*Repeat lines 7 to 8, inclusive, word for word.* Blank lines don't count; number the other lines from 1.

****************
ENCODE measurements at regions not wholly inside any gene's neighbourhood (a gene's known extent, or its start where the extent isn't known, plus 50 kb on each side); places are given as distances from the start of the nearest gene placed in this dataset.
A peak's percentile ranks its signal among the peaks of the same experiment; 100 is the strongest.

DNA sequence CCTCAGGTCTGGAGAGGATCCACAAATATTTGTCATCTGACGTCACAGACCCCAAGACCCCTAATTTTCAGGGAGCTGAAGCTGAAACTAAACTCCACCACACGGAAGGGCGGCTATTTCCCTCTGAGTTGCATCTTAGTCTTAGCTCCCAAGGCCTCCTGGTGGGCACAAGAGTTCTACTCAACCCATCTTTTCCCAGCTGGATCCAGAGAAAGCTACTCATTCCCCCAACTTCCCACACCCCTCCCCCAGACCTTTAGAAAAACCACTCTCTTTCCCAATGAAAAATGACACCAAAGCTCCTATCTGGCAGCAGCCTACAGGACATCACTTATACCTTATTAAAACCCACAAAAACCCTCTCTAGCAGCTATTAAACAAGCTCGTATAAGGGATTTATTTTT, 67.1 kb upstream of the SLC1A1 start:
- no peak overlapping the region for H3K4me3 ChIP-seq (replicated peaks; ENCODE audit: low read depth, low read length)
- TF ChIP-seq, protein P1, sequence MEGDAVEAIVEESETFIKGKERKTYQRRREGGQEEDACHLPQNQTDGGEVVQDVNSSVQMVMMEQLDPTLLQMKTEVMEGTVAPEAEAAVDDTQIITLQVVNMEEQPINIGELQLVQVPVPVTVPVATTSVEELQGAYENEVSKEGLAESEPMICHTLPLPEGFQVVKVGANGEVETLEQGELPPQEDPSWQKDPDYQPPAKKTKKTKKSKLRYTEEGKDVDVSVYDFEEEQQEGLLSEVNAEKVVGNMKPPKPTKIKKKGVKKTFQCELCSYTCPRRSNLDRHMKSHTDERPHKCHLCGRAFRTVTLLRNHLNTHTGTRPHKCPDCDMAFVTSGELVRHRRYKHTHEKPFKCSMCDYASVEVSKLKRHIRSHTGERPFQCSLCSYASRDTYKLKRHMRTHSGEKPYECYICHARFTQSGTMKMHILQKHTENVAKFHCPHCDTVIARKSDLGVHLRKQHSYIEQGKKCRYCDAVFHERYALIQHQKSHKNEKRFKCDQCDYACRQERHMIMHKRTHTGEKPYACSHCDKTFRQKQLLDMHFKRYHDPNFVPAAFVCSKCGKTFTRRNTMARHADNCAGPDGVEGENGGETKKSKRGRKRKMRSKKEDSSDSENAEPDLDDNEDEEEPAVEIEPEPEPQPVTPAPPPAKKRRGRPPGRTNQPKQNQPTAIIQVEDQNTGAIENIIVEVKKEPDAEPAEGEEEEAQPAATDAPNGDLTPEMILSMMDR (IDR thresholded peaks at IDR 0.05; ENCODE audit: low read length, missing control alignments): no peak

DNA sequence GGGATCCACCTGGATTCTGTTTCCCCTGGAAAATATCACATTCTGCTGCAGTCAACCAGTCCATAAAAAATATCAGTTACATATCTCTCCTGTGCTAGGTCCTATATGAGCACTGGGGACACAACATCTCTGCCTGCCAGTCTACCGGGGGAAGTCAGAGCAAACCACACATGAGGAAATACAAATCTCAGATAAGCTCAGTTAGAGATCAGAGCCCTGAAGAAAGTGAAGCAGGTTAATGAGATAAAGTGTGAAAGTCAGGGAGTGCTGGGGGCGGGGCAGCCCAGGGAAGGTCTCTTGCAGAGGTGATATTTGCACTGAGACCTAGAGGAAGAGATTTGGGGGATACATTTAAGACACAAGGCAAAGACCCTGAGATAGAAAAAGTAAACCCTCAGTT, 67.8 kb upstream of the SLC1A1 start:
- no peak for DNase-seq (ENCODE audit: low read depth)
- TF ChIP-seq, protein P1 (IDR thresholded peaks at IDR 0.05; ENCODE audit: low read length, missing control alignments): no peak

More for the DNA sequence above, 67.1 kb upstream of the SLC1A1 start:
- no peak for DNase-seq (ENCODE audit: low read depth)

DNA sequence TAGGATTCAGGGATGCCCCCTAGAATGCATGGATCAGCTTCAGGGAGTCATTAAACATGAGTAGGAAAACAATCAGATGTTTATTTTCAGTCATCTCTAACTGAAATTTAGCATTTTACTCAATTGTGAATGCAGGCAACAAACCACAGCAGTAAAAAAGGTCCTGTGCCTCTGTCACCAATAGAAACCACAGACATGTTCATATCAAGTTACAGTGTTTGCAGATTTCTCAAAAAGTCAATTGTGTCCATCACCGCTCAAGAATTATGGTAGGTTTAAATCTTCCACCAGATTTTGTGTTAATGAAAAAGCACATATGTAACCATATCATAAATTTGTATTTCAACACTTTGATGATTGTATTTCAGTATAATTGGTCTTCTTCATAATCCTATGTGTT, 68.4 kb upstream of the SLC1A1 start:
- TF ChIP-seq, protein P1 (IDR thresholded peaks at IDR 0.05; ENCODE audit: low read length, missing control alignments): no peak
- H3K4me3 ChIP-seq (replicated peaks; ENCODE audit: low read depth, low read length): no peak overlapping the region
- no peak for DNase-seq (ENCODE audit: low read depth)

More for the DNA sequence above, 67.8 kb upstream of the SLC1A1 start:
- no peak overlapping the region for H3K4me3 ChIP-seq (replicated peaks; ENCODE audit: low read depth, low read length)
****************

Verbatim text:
- no peak for DNase-seq (ENCODE audit: low read depth)
- TF ChIP-seq, protein P1 (IDR thresholded peaks at IDR 0.05; ENCODE audit: low read length, missing control alignments): no peak